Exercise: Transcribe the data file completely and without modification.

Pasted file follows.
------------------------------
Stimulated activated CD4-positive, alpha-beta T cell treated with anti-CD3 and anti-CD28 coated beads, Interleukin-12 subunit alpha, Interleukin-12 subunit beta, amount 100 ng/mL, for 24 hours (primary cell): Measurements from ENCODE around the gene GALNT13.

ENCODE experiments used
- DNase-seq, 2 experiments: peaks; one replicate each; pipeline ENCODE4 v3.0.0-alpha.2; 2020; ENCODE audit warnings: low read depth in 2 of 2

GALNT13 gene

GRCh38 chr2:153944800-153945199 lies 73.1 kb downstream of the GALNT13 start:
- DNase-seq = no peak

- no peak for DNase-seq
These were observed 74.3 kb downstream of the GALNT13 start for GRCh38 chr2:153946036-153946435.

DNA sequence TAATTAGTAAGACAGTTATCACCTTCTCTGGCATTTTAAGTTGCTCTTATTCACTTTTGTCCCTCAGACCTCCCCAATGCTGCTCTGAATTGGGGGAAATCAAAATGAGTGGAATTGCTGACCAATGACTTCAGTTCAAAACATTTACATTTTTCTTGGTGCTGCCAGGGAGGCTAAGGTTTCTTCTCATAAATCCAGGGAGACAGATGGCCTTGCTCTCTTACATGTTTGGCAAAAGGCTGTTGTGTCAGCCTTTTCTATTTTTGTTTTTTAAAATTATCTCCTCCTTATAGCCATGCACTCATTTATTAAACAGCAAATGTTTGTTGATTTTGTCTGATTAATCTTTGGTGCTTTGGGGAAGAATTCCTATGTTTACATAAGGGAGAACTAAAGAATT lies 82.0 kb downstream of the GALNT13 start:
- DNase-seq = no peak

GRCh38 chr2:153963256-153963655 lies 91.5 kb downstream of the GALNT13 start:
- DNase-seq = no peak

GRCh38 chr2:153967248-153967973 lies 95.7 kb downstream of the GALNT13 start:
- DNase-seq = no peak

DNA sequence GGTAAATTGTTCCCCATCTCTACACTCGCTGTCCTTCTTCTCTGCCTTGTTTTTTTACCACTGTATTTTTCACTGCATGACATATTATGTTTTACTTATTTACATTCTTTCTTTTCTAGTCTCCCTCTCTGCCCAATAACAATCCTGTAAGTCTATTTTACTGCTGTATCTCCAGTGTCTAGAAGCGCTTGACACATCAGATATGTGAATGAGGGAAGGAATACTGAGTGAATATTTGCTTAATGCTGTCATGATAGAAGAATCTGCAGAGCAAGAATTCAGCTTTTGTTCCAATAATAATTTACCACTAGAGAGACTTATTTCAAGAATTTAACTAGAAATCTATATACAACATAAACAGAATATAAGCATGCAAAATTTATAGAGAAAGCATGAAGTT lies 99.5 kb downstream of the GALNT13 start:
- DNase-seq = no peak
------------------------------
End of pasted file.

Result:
Stimulated activated CD4-positive, alpha-beta T cell treated with anti-CD3 and anti-CD28 coated beads, Interleukin-12 subunit alpha, Interleukin-12 subunit beta, amount 100 ng/mL, for 24 hours (primary cell): Measurements from ENCODE around the gene GALNT13.

ENCODE experiments used
- DNase-seq, 2 experiments: peaks; one replicate each; pipeline ENCODE4 v3.0.0-alpha.2; 2020; ENCODE audit warnings: low read depth in 2 of 2

GALNT13 gene

GRCh38 chr2:153944800-153945199 lies 73.1 kb downstream of the GALNT13 start:
- DNase-seq = no peak

- no peak for DNase-seq
These were observed 74.3 kb downstream of the GALNT13 start for GRCh38 chr2:153946036-153946435.

DNA sequence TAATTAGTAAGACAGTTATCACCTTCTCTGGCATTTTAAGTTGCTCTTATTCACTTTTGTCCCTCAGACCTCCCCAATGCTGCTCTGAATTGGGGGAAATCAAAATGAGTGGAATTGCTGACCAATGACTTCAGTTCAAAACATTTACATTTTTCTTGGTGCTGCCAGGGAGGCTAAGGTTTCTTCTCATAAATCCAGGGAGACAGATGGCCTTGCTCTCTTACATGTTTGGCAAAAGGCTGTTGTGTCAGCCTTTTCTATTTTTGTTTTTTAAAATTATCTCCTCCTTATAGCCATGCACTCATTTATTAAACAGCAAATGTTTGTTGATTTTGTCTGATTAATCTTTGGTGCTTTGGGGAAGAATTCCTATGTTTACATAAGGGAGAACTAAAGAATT lies 82.0 kb downstream of the GALNT13 start:
- DNase-seq = no peak

GRCh38 chr2:153963256-153963655 lies 91.5 kb downstream of the GALNT13 start:
- DNase-seq = no peak

GRCh38 chr2:153967248-153967973 lies 95.7 kb downstream of the GALNT13 start:
- DNase-seq = no peak

DNA sequence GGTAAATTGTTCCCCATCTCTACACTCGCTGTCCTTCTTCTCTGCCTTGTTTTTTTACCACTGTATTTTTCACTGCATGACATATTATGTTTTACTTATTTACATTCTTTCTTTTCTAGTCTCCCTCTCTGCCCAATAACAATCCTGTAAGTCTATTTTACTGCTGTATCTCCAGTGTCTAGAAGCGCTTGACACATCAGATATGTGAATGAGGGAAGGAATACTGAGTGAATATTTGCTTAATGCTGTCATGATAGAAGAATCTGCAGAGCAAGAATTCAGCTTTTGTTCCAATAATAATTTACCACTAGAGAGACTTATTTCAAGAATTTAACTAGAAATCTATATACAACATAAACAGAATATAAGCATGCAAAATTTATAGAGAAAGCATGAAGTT lies 99.5 kb downstream of the GALNT13 start:
- DNase-seq = no peak